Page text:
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COVID-19 and Talent Mobility in the EU: A Snapshot 06.3.2020 | Avrom Goldberg

relocation in the EU post-COVID

The first case of COVID-19 appeared in Europe at the end of January. It continued to be regarded as largely an Asia Pacific phenomenon until it exploded with warp speed across Europe in early March. As the pandemic accelerated, Italy, Spain, France and the UK were especially hard hit. The Europe-wide COVID count peaked on April 4 with the highest number of new cases recorded in Europe in a single day: close to 41,000. As May came to a close, the number of cases across Europe stood at just over 2 million.

With signs that the curve is finally flattening in much of Europe (with the exception of Russia, where cases continue to soar), several European Union (EU) countries are starting to take steps to loosen up the lockdown and other preventative measures aimed at containing the virus.

While decisions about reopening borders ultimately fall to national governments, the European Commission is urging its 27 EU member states to take a coordinated approach to lifting restrictions – after a disjointed initial approach to the COVID crisis which saw member states close borders with little or no consultation.

The EU has continued to prioritize travel within EU internal borders and the visa-free Schengen area over what is considered non-essential travel from non-EU member countries. Buoyed by declining infection rates across much of continental Europe and driven by the desire to salvage something of the summer tourism season, the EU has recently proposed a three-stage approach to promoting travel within the EU for its citizens. Travel restrictions for non-EU nationals, however, will remain in place at the EU’s external borders until June 15.

The EU-exiting UK has continued to allow arrivals from abroad during the pandemic and only last week announced the introduction of quarantine-on-arrival for all travelers including returning citizens arriving from abroad effective June 8, a strangely late move for a country more greatly affected by COVID than any other in Western Europe.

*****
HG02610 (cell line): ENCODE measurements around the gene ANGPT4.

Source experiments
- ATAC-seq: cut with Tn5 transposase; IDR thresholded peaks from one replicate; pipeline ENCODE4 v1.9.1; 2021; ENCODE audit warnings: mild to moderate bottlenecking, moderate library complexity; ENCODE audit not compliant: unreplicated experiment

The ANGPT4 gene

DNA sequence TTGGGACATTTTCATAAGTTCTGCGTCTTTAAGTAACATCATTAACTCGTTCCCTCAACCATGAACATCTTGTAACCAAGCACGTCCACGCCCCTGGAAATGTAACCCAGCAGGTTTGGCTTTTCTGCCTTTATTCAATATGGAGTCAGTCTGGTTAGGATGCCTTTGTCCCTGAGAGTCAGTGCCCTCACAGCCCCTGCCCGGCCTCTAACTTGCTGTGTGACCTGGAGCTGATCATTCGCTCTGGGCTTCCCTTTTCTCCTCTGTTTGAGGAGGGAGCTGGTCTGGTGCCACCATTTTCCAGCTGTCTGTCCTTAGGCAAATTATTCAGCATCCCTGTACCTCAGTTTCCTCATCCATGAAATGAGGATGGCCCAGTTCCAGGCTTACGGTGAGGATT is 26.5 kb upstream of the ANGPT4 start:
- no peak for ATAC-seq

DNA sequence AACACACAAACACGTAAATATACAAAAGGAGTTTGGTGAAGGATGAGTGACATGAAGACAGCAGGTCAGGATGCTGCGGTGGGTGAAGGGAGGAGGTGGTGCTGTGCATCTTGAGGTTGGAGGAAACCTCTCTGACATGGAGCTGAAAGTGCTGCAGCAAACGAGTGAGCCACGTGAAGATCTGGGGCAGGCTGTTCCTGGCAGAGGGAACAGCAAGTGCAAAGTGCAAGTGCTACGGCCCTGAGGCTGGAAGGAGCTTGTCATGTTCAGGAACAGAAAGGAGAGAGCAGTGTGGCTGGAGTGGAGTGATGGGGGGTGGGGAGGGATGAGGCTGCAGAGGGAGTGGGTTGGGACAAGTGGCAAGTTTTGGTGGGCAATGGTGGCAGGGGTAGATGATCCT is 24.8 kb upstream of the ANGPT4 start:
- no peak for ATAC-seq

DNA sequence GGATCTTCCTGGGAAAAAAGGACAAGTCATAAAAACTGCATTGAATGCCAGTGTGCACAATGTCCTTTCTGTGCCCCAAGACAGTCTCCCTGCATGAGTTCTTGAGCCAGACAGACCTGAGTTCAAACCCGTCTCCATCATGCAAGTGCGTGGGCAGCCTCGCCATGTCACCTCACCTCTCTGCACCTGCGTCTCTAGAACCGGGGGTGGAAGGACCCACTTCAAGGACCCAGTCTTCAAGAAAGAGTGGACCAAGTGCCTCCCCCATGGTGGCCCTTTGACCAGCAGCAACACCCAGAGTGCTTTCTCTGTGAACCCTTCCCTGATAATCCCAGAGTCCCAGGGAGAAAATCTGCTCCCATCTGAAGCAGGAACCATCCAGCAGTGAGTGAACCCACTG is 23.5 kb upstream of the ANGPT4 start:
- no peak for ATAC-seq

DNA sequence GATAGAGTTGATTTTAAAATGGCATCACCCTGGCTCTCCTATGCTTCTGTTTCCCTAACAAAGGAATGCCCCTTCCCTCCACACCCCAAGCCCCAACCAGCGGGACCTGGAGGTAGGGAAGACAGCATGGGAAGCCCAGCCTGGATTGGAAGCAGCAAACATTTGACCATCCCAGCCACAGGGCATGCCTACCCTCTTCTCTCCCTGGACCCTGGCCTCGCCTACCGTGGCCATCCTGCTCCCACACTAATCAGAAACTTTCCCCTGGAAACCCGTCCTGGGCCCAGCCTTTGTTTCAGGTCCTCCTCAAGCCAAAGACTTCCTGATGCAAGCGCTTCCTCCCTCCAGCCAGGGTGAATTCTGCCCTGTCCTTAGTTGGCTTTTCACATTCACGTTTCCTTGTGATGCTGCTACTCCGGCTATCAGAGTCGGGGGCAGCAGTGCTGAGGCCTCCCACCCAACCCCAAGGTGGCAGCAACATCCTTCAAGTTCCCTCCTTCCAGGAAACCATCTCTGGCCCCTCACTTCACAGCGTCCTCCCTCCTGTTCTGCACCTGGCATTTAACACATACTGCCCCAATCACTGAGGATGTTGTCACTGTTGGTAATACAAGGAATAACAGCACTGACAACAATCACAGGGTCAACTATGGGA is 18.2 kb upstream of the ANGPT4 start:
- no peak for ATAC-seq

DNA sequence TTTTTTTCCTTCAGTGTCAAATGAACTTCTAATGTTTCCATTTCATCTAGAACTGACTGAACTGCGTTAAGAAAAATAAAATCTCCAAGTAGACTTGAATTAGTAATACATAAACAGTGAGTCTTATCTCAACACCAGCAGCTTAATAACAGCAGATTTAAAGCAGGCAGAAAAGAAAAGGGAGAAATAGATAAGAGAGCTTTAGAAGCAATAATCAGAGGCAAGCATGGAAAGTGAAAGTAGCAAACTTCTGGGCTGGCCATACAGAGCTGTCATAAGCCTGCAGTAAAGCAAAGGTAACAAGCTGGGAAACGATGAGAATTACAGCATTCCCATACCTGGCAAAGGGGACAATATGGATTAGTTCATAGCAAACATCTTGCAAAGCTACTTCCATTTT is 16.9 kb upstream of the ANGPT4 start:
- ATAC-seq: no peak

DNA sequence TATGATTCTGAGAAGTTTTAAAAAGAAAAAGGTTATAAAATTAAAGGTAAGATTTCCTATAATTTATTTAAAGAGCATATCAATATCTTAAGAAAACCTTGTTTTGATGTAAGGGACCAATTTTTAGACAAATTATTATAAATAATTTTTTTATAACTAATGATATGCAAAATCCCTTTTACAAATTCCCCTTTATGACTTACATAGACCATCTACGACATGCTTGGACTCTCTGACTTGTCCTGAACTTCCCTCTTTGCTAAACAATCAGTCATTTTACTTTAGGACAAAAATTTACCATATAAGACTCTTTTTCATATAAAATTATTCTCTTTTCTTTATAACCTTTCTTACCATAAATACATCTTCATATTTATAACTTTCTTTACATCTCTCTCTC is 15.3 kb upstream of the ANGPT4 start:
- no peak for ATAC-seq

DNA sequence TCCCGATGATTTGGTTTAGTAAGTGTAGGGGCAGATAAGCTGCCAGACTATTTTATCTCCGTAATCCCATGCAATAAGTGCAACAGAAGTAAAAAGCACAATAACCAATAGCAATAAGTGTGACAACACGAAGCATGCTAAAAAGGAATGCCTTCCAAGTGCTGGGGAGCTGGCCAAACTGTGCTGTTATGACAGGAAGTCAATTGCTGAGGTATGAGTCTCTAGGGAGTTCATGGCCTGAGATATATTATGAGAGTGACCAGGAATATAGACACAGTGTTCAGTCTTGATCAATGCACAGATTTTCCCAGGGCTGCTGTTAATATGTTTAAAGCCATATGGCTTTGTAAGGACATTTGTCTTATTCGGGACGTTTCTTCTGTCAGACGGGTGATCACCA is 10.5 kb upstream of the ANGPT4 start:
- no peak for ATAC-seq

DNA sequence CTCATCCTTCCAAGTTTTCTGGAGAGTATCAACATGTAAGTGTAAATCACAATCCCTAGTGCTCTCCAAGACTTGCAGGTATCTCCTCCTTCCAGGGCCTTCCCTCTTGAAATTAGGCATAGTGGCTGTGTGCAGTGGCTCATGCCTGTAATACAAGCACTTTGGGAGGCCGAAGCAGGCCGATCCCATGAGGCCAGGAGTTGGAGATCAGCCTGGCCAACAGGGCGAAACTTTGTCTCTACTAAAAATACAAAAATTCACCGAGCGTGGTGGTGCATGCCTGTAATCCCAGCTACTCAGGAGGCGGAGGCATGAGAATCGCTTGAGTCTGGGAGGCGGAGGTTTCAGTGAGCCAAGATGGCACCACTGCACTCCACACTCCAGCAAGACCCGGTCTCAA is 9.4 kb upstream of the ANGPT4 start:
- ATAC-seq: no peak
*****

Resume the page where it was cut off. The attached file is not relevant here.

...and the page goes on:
Regarding posted workers, several EU countries — including Belgium, Netherlands, Luxembourg, France and Germany — have confirmed that for cross-border workers who are currently working remotely, there will be no changes to the applicable social security legislation during what is regarded as the COVID emergency period.

Additionally, for posted workers who are unable to return home yet have an expiring A1 certificate and who continue to work in the host location, no new A1 certificate needs to be applied for during what is regarded as the COVID emergency period.

If an intended posting was interrupted or postponed due to COVID, there is no requirement to notify relevant authorities and the already issued A1 certificates remain valid. However, if the delay to the posting goes beyond two months, relevant authorities need to be notified and will determine whether a new A1 certificate should be applied. A planned posting needing to be terminated requires relevant authorities to be notified accordingly.

For frontier workers (defined under EU law as cross border workers who must return to their home country at least once a week, thus essentially “commuters”) who are remaining at this time in their EU home country or country of residence due to COVID, there is no change to their social security contributions. These remain due in the host country and according to host country rules, while the authorities of their EU home country or country of residence will not require their employers to obtain an A1 certificate.